“Major Arcana: Portraits of Witches in America,” photographs by Frances F. Denny will be on display until April 17 at Southeast Museum of Photography, 1200 W. International Speedway Blvd., Daytona Beach.
The collection of portraits is of women from across the United States who identify as witches.
As early as 15th century Europe, people condemned as witches faced an agonizing fate. Those unfortunate enough to be accused of witchcraft were thought to be allied with the devil, and were demonized, tortured and, in many cases, put to death based on the scantest of evidence. Yet despite its deplorable history, recent decades have seen a reclaiming of the word “witch.” In the mid-20th century, emerging Pagan communities in the U.S. and Europe began embracing the term, and since then, “witch” has been adopted by a diverse group of people, from practicing Wiccans to feminist activists.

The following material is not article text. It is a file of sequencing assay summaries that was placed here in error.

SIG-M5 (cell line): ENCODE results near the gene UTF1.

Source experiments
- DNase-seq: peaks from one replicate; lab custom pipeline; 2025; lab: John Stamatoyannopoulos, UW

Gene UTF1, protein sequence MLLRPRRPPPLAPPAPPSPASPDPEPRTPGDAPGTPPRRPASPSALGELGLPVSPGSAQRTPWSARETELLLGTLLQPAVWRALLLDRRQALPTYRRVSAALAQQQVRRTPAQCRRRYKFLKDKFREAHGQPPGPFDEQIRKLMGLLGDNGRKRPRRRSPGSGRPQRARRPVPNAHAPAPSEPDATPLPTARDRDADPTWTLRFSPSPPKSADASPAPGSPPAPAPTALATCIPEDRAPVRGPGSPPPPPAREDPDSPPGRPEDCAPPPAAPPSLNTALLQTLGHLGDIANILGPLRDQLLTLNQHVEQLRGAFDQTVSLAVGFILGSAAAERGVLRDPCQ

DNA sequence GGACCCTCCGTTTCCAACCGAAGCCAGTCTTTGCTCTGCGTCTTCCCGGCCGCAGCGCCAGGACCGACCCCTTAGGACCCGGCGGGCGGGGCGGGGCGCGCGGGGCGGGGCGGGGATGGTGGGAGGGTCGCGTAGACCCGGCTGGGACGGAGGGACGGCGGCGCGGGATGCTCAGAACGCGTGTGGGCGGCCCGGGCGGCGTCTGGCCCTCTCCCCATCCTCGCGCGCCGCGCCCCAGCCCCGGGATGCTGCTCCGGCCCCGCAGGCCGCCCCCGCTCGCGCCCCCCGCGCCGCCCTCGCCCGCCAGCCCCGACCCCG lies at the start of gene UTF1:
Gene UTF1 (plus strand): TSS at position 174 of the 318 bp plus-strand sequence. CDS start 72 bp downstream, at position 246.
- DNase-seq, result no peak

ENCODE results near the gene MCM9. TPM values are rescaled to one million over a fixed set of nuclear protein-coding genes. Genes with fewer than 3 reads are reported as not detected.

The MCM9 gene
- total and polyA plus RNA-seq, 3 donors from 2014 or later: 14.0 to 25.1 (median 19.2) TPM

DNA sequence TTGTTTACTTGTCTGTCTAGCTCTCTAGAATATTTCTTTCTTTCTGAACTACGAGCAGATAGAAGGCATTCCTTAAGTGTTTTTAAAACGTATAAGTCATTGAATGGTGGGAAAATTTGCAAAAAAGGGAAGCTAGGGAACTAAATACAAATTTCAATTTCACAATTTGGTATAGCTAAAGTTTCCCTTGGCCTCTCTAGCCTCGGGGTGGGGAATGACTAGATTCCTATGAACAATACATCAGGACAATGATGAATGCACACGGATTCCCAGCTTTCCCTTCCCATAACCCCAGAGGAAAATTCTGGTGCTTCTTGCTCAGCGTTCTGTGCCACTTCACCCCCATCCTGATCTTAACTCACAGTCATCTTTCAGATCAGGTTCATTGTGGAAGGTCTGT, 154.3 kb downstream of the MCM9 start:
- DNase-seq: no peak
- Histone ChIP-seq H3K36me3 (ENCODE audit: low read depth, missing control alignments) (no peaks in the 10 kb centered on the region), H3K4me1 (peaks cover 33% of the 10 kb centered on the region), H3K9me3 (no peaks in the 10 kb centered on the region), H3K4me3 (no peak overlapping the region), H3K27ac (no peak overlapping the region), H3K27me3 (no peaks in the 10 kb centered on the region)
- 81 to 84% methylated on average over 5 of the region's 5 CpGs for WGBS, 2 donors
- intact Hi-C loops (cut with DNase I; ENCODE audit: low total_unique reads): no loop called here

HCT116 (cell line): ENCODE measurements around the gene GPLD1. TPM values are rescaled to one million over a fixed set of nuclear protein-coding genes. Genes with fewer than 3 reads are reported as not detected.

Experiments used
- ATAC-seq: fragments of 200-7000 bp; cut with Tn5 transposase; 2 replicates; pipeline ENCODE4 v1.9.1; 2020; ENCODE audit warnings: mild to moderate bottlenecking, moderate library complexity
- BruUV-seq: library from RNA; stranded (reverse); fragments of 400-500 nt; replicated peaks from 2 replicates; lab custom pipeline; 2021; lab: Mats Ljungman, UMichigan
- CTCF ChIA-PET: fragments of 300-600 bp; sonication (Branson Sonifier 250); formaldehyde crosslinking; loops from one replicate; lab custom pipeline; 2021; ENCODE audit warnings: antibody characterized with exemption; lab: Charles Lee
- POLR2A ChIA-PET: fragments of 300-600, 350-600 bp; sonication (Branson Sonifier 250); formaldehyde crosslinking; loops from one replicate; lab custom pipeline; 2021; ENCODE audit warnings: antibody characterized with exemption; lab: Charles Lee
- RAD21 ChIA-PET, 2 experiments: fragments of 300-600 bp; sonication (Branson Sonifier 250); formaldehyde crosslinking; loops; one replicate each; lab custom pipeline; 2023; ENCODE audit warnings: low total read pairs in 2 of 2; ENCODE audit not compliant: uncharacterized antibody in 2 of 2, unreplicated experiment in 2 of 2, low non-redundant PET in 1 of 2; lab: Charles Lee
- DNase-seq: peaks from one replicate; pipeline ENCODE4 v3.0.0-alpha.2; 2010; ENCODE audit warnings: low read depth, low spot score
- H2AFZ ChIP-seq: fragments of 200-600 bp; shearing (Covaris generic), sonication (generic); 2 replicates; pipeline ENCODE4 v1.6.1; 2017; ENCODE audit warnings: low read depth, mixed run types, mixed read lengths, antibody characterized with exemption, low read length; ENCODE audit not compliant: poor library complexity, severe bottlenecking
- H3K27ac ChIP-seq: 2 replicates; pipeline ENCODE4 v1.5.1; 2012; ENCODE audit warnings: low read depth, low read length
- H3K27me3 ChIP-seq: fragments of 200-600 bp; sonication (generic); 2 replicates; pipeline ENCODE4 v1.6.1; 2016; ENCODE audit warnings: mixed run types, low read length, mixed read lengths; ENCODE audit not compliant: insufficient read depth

Major Arcana explores the various ways the notion of witch-ness belongs to those who claim it, representing the witch as a singularly self-sought identity that both empowers and politicizes its bearer.
Each person photographed for Major Arcana, including genderfluid and trans individuals, pursues a form of witchcraft, whether aligned with a religion (like Wicca, Santeria or Voudou) or a self-defined practice. No two individuals inhabit the term “witch” in quite the same way, but many consider themselves Pagan, and engage in a diversity of traditions, including mysticism, engagement with the occult, politically-oriented activism, polytheism, ritualized "spell-work," and plant-based healing.
Among those included in the series are self-proclaimed green witches, white witches, kitchen witches, hedge witches, sex witches and cosmic witches. “Witch” is a mutable term, belonging to and embodying a wide spectrum of people. Ultimately Major Arcana aims to fully reflect that spectrum, re-framing the witch as a feminist archetype as well as the contemporary embodiment of a defiant, unsanctioned femininity.
Gallery hours are 11 a.m. to 5 p.m. Tuesday to Friday and 1 to 5 p.m. Saturday. For more information, call (386) 506-3894 or visit smponline.org.